The decision whether to issue or deny this permit application will be based on the information received from this public notice and the evaluation of the probable impact to the associated wetlands. This is based on an analysis of the applicant's avoidance and minimization efforts for the project, as well as the compensatory mitigation proposed.
QUESTIONS concerning this application should be directed to the project manager, Jessica Hogan, in writing at the Miami Permits Section, 9900 Southwest 107th Avenue, Suite 203, Miami, Florida 33176; by electronic mail at Jessica.M.Hogan@usace.army.mil; or, by telephone at (305)779-6052.
IMPACT ON NATURAL RESOURCES: Coordination with U.S. Fish and Wildlife Service, Environmental Protection Agency (EPA), the National Marine Fisheries Services, and other Federal, State, and local agencies, environmental groups, and concerned citizens generally yields pertinent environmental information that is instrumental in determining the impact the proposed action will have on the natural resources of the area.
EVALUATION: The decision whether to issue a permit will be based on an evaluation of the probable impact including cumulative impacts of the proposed activity on the public interest. That decision will reflect the national concern for both protection and utilization of important resources. The benefits, which reasonably may be expected to accrue from the proposal, must be balanced against its reasonably foreseeable detriments. All factors which may be relevant to the proposal will be considered including cumulative impacts thereof; among these are conservation, economics, esthetics, general environmental concerns, wetlands, historical properties, fish and wildlife values, flood hazards, floodplain values, land use, navigation, shoreline erosion and accretion, recreation, water supply and conservation, water quality, energy needs, safety, food, and fiber production, mineral needs, considerations of property ownership, and in general, the needs and welfare of the people. Evaluation of the impact of the activity on the public interest will also include application of the guidelines promulgated by the Administrator, EPA, under authority of Section 404(b) of the Clean Water Act or the criteria established under authority of Section 102(a) of the Marine Protection Research and Sanctuaries Act of 1972. A permit will be granted unless its issuance is found to be contrary to the public interest.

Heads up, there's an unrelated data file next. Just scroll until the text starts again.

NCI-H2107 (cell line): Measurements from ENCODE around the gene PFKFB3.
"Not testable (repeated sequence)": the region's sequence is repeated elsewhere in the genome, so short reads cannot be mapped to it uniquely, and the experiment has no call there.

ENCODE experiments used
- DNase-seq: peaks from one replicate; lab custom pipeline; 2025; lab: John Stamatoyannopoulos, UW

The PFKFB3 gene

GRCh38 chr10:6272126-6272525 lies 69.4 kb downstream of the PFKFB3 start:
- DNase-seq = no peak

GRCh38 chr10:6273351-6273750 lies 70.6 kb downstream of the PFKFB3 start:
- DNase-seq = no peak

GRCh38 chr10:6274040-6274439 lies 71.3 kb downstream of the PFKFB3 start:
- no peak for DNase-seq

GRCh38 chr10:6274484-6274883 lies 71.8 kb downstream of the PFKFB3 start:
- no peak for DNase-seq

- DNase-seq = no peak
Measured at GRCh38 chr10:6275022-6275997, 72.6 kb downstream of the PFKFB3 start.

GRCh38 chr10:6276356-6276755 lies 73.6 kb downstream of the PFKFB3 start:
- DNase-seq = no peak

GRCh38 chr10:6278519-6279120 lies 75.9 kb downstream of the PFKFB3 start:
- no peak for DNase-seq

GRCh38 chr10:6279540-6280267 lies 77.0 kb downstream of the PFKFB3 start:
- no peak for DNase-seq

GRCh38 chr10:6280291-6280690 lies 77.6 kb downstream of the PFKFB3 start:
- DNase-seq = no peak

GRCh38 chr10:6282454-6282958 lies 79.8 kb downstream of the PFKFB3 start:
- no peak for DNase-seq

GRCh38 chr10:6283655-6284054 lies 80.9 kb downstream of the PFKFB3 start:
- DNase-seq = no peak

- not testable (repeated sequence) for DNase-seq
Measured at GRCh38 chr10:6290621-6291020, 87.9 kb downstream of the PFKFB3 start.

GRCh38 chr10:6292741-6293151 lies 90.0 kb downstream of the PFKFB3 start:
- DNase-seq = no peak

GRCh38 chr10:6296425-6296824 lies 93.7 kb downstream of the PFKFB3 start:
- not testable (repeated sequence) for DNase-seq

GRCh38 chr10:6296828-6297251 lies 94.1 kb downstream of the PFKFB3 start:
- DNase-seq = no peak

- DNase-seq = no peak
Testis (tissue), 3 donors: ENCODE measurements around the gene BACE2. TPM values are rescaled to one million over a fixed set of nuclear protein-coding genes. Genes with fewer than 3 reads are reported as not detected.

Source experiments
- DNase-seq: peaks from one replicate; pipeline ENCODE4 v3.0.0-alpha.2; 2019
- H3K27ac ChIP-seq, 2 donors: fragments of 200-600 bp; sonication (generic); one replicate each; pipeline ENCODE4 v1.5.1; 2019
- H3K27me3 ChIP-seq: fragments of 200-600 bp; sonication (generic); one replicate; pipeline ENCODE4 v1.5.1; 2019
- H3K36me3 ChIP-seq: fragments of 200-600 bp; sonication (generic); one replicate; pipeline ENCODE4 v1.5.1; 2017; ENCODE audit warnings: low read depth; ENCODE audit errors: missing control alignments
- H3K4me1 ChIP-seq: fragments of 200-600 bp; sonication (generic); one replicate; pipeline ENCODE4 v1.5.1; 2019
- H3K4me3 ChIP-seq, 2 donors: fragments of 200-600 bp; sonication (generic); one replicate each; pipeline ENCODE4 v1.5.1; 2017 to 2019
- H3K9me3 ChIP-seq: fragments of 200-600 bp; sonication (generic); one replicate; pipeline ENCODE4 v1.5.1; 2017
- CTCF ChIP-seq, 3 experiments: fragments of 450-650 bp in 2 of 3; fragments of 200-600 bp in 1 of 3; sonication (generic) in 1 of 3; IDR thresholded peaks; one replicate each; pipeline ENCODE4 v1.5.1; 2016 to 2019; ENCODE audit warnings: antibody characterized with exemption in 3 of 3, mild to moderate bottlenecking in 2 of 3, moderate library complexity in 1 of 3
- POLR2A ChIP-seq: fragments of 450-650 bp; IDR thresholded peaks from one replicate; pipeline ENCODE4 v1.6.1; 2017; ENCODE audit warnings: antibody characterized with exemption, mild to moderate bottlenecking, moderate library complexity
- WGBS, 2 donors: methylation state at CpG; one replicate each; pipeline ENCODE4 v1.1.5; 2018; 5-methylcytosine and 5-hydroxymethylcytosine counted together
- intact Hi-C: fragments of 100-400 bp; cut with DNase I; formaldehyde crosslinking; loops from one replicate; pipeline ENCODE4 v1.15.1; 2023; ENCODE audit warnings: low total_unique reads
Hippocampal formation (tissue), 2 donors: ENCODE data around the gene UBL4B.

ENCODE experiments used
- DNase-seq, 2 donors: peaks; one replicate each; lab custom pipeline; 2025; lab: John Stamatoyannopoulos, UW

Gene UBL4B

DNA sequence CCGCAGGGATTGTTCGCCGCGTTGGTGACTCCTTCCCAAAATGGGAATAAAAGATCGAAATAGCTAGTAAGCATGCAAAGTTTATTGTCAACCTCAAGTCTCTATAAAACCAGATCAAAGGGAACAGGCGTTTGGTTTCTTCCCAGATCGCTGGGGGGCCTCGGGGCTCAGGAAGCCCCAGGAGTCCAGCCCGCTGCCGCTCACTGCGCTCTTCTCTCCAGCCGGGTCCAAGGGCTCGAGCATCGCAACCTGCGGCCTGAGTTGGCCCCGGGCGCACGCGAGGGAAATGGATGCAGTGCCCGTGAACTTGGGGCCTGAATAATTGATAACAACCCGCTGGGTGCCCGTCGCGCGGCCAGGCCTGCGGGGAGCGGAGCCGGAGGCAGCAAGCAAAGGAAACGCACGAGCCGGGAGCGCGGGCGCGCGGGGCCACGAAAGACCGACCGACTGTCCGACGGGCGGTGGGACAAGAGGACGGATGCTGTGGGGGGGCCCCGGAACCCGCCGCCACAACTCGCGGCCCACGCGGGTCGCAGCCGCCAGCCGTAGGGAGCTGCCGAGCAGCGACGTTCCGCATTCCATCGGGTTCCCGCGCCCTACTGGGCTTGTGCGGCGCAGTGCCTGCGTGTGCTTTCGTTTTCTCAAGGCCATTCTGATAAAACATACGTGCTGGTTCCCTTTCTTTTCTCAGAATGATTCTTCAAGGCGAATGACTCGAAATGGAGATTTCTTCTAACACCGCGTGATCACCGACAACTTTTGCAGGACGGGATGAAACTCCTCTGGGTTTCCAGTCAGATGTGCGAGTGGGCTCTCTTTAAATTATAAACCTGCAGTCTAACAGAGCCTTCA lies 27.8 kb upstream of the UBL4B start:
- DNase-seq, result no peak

The US Army Corps of Engineers (Corps) is soliciting comments from the public; Federal, State, and local agencies and officials; Indian Tribes; and other Interested parties in order to consider and evaluate the impacts of this proposed activity. Any comments received will be considered by the Corps to determine whether to issue, modify, condition, or deny a permit for this proposal. To make this determination, comments are used to assess impacts to endangered species, historic properties, water quality, general environmental effects, and the other public interest factors listed above. Comments are also used to determine the need for a public hearing and to determine the overall public interest of the proposed activity.
COASTAL ZONE MANAGEMENT CONSISTENCY: In Florida, the State approval constitutes compliance with the approved Coastal Zone Management Plan. In Puerto Rico, a Coastal Zone Management Consistency Concurrence is required from the Puerto Rico Planning Board. In the Virgin Islands, the Department of Planning and Natural Resources permit constitutes compliance with the Coastal Zone Management Plan.
REQUEST FOR PUBLIC HEARING: Any person may request a public hearing. The request must be submitted in writing to the District Engineer within the designated comment period of the notice and must state the specific reasons for requesting the public hearing.